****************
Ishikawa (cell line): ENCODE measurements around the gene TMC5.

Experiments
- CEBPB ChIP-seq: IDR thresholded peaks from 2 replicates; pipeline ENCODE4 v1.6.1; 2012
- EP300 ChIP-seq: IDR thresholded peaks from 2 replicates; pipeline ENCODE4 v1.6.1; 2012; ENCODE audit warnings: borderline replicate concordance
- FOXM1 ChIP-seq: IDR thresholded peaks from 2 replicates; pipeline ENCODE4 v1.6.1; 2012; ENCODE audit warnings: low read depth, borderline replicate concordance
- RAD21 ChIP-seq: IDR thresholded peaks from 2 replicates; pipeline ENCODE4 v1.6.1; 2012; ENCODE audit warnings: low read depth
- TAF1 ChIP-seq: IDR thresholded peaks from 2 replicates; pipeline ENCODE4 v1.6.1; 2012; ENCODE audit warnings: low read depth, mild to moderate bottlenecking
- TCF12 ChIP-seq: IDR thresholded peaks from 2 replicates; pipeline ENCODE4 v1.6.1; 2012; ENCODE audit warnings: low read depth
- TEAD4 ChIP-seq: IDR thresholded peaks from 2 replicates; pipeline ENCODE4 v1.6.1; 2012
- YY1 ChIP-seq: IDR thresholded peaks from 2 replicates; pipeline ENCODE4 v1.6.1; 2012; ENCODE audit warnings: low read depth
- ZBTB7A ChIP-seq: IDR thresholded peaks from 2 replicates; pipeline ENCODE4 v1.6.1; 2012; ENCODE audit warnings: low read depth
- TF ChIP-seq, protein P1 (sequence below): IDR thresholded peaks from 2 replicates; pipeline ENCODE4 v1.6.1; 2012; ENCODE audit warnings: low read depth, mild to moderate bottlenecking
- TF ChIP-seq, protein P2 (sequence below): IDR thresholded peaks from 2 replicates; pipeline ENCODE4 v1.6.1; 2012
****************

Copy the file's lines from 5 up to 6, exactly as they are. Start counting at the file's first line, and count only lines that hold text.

- FOXM1 ChIP-seq: IDR thresholded peaks from 2 replicates; pipeline ENCODE4 v1.6.1; 2012; ENCODE audit warnings: low read depth, borderline replicate concordance
- RAD21 ChIP-seq: IDR thresholded peaks from 2 replicates; pipeline ENCODE4 v1.6.1; 2012; ENCODE audit warnings: low read depth